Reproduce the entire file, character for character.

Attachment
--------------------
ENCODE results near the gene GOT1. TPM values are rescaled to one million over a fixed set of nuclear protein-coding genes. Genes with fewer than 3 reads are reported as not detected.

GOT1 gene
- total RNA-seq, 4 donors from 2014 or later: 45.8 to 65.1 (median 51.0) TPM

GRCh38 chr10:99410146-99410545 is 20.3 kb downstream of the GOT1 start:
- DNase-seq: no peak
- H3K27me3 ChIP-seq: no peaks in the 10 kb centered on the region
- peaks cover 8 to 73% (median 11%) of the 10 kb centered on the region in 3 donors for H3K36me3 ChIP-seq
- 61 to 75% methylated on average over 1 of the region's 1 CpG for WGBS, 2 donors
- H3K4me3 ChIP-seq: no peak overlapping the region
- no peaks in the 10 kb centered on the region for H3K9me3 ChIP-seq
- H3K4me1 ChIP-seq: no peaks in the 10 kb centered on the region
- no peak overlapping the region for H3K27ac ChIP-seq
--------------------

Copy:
ENCODE results near the gene GOT1. TPM values are rescaled to one million over a fixed set of nuclear protein-coding genes. Genes with fewer than 3 reads are reported as not detected.

GOT1 gene
- total RNA-seq, 4 donors from 2014 or later: 45.8 to 65.1 (median 51.0) TPM

GRCh38 chr10:99410146-99410545 is 20.3 kb downstream of the GOT1 start:
- DNase-seq: no peak
- H3K27me3 ChIP-seq: no peaks in the 10 kb centered on the region
- peaks cover 8 to 73% (median 11%) of the 10 kb centered on the region in 3 donors for H3K36me3 ChIP-seq
- 61 to 75% methylated on average over 1 of the region's 1 CpG for WGBS, 2 donors
- H3K4me3 ChIP-seq: no peak overlapping the region
- no peaks in the 10 kb centered on the region for H3K9me3 ChIP-seq
- H3K4me1 ChIP-seq: no peaks in the 10 kb centered on the region
- no peak overlapping the region for H3K27ac ChIP-seq